Is this, again, an inseparable part of the privilege package? Genes. Family. Society. No matter how you slice it.
Privilege for all
The most valuable throughline that connects the works of McIntosh and Rawls is the acknowledgment that society grants privileges, that this process is inevitable and often transparent, but not immutable. (The idea that society can evolve to reduce its structural inequities would have been a hard one to swallow for the ancient Hebrews who wrote the Talmud, which orders the devout Jewish man to begin his day by praising god for not making him a slave, or worse, a woman.)
But the understanding that, barring a Harrison Bergeron Handicapper-General solution, inequality can never be truly eradicated can generate pessimism. For Rawlsians the goal is instead to ensure that the work done by those at the top benefits those at the bottom. For some of McIntosh’s current torch-bearers (see: Robin DiAngelo), this pessimism leads rather to an inward, solipsistic, and almost Augustinian focus on perennial shame and repentance on the part of the privileged.
A thirst for social justice is almost by definition unquenchable, as the goals themselves shift along as society changes. But in the case of privilege it’s practically a doomed cause. The variables that piece together a single person are infinite and ultimately incommensurable, and dwelling on them too much could foster new resentments and prejudices, and ultimately despair.
Tiffany Jana, the founder of TMI diversity consultancy firm, said in her widely-shared TedX that in her youth she had been so fixated (her word) on all the privileges she didn’t have — being a black woman who had suffered spousal abuse — that she failed to take advantage of the privileges she did have — being exposed, as an army brat, to different cultures and (yes) languages, for instance.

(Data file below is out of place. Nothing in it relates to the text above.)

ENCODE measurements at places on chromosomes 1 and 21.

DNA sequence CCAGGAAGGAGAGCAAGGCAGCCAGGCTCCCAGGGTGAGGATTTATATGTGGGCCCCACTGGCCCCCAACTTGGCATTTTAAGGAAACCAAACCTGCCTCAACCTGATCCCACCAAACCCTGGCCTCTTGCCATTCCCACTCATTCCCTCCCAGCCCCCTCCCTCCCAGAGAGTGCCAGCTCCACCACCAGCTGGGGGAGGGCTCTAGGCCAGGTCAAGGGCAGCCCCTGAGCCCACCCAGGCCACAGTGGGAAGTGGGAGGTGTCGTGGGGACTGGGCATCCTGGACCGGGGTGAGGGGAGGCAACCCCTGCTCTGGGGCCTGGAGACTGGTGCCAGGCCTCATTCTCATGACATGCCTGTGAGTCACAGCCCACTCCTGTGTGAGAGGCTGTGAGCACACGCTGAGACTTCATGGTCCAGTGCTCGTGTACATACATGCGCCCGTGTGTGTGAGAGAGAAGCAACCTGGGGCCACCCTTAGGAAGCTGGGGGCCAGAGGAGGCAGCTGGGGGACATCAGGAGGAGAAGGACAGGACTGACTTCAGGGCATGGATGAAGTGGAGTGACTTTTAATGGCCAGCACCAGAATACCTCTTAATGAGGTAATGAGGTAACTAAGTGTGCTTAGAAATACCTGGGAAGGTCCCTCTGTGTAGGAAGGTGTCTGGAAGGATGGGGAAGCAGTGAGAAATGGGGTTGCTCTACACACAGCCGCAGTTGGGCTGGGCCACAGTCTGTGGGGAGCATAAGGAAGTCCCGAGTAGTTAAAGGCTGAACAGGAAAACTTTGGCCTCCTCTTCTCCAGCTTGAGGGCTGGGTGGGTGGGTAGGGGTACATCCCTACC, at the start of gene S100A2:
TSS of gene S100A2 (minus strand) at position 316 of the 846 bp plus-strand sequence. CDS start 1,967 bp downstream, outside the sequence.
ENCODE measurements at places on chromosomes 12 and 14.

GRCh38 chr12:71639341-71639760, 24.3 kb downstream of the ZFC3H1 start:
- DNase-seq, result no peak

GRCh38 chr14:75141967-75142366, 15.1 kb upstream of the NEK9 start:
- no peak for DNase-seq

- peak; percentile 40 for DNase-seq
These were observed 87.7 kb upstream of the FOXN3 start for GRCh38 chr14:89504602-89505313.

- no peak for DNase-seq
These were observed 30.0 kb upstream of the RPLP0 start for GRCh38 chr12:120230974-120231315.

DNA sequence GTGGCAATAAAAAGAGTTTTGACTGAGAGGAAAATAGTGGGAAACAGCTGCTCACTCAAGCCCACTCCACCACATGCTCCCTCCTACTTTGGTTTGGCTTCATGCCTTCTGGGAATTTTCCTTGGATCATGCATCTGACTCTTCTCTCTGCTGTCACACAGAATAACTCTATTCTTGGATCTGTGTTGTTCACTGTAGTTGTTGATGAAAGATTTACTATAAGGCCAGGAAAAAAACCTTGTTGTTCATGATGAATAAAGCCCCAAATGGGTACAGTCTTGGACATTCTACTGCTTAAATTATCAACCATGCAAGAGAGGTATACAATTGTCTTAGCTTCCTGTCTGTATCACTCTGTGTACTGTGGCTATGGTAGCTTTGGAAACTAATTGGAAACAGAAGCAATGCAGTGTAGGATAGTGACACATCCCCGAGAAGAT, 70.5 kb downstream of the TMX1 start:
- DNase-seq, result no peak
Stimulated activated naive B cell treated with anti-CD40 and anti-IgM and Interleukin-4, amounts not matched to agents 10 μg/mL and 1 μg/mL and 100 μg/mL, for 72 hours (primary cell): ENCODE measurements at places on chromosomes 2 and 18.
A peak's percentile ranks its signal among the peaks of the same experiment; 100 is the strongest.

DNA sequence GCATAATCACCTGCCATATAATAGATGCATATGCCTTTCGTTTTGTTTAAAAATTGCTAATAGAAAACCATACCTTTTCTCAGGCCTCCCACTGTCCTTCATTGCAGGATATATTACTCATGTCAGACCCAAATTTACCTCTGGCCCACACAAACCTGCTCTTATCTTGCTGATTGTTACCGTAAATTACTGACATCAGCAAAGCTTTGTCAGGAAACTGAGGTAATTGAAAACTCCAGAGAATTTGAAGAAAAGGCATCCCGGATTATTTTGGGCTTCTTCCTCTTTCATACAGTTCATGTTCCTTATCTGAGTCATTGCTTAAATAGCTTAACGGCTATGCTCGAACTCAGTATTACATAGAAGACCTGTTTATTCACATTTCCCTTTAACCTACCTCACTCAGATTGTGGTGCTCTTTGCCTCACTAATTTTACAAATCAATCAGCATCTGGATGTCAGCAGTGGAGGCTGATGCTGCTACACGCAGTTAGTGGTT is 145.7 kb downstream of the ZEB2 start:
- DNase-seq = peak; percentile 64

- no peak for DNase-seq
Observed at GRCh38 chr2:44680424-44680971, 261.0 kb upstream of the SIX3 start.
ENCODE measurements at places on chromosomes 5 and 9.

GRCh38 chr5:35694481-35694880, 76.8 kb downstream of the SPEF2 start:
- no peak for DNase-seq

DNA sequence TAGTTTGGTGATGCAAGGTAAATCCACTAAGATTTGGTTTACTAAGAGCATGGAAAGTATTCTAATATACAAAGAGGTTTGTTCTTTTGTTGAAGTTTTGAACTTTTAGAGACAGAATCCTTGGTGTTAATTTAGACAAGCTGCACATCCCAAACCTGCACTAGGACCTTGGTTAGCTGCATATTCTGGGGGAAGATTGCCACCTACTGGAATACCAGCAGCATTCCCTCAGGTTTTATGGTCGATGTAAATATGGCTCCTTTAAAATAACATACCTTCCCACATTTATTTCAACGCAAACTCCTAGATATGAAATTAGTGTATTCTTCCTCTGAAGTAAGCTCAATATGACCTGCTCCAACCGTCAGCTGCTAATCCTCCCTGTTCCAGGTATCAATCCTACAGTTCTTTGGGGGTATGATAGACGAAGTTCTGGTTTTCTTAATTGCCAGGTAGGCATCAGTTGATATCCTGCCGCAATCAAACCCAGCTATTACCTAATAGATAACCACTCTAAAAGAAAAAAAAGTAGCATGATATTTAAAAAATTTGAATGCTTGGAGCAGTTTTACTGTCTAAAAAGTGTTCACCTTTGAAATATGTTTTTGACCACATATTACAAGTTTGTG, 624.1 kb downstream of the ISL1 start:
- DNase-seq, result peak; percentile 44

In contrast, Jana brings up Maggie L. Walker, a distant relative of hers, who defied the impossibility of social climbing as a black woman in Jim Crow Virginia and went on to charter a newspaper and a bank and even run a store, all almost 20 years before the ratification of the 19th Amendment. Walker’s story doesn’t show that the weight of inequality is imaginary or even tolerable. But it does exhibit the most powerful way to combat it: by leaning on, rather than denying or condemning, every privilege within reach.
If you’re in the mood for more dementia-related rumination, I recently finished making this short video in memory of Saba Ya’akov (whom, by the way, you can see on the cover photo of this newsletter, standing next so his wife, Rivka, and covered in his glorious long coat).